The Beauty Myth
The Beauty Myth was published in 1991, and became an international bestseller. It was named “one of the seventy most influential books of the twentieth century” by the New York Times, and prominent feminists praised its substance. Gloria Steinem wrote, “The Beauty Myth is a smart, angry, insightful book, and a clarion call to freedom. Every woman should read it.” Betty Friedan wrote in Allure magazine that “The Beauty Myth and the controversy it is eliciting could be a hopeful sign of a new surge of feminist consciousness.” In this book, Naomi Wolf, argues that as the social power of women has increased, the pressure they feel to adhere to unrealistic social standards of physical beauty has also grown, largely because of commercial influences created by mass media. This pressure leads to unhealthy behaviors in women and a preoccupation with appearance in society in general, and it compromises women’s role in society.
Naomi Wolf was born in 1962 in San Francisco, California, to a Jewish family. She attended Yale University, where she received her Bachelor of Arts in English literature in 1984. From 1985 to 1987, she was a Rhodes Scholar at New College, Oxford. Her initial period at Oxford University was difficult for her as she experienced what she called “raw sexism, overt snobbery and casual antisemitism”. Apparently a professor at Oxford assessed her writing as personal and subjective, and advised her against submitting her doctoral thesis. Wolf later talked about that by saying: “My subject didn’t exist. I wanted to write feminist theory, and I kept being told by the dons there was no such thing.” The project she was working on formed the basis of the book, The Beauty Myth. After Wolf published The Beauty Myth, she had a career in politics, brainstorming ways to reach female voters for presidential candidates Bill Clinton and later, Al Gore, and later, Wolf returned to Oxford to finish her PhD in English literature in 2015. Since 2014, Wolf has championed many controversial political and scientific theories. Despite its author’s recent controversies, The Beauty Myth remains an important, thoughtful work of feminist theory.
Vanessa Loder is an inspirational keynote speaker and sought-after expert on women’s leadership, mindfulness, stress management and sustainable success. Vanessa’s work has been featured in Forbes, Fast Company, the Huffington Post and Glamour magazine, among others. Her TEDx talk “How To Lean In Without Burning Out” has over 150,000 views, over 18,000 people have taken Vanessa’s paid online courses and her guided meditations have been streamed over 787,000 times globally. After spending close to a decade working in finance on Wall Street and Silicon Valley, Vanessa felt that she had climbed to the top of the wrong ladder. Her personal transformation and soul awakening, subsequent research and work have led to thousands of brilliant, overwhelmed women finding their way back to soul. Vanessa received her MBA from Stanford University and her BA from Columbia University where she graduated Phi Beta Kappa, Summa Cum Laude. Loder is a certified Executive Coach, trained in Neuro-Linguistic Programming, past life regression and Vipassana meditation with Jack Kornfield. Vanessa currently lives in Lafayette, CA with her husband and two children, who remind her to take “mommy time-outs” when she’s about to lose her marbles. Visit her at www.vanessaloder.com.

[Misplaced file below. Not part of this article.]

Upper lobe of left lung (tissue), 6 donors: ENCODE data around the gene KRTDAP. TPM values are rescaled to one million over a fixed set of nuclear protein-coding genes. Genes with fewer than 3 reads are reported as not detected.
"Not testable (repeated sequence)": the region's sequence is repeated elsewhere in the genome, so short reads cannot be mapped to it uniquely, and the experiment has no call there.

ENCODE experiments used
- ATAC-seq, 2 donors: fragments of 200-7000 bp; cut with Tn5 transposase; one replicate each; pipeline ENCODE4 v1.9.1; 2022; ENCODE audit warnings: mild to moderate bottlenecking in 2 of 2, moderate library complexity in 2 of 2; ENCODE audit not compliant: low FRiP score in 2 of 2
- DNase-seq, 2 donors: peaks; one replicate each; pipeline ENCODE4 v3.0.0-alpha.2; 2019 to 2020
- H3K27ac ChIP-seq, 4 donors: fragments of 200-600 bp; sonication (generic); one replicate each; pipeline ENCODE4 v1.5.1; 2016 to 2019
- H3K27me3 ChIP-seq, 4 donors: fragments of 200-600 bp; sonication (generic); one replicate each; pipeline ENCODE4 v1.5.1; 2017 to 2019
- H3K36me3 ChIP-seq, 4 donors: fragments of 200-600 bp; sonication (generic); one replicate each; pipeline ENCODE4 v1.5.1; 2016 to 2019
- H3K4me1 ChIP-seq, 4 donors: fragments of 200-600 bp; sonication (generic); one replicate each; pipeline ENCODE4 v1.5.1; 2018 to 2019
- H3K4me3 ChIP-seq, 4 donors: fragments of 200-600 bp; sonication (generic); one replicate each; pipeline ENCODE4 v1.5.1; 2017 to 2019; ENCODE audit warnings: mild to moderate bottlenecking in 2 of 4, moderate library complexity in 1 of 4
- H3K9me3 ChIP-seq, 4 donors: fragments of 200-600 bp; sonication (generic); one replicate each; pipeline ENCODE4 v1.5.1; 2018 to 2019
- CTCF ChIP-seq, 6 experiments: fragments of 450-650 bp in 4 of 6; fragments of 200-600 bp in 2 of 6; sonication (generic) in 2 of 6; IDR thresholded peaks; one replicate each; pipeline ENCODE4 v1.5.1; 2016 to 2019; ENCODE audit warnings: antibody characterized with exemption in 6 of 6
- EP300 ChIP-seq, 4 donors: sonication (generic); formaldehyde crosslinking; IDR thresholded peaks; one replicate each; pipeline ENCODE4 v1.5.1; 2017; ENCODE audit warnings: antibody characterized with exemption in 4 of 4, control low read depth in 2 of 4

“The marketers’ reports described how to manipulate housewives into becoming insecure consumers of household products: ‘ A transfer of guilt must be achieved,’ they said. ‘Capitalize…on guilt over hidden dirt.’ Stress the ‘therapeutic value’ of baking, they suggested…They urged giving the housewife ‘a sense of achievement’ to compensate her for a task that was ‘endless’ and ‘time-consuming.'”
“To live in a culture in which women are routinely naked where men aren’t is to learn inequality in little ways all day long. So even if we agree that sexual imagery is in fact a language, it is clearly one that is already heavily edited to protect men’s sexual–and hence social–confidence while undermining that of women.”
– Naomi Wolf, The Beauty Myth
I will always remember the chapter that cited the 1950’s advertising campaigns in Betty Friedan’s The Feminine Mystique (let’s make women feel insecure about their homemaking abilities so they’ll buy more stuff!) to 1980’s advertising campaigns (let’s make women feel insecure about their bodies and faces so they’ll buy more stuff!). As I decide what beauty products to buy, I want to be mindful of the industry I’m supporting. Also, anyone who doesn’t believe that patriarchy exists need only read the section on The Professional Beauty Quotient and look at any pairing of news anchors to see that this is a world run by men. Show me a world where the President of the United States is a woman of the age and attractiveness of Donald Trump or Joe Biden, and I’ll believe you that we have (at least in some ways) reached gender parity.
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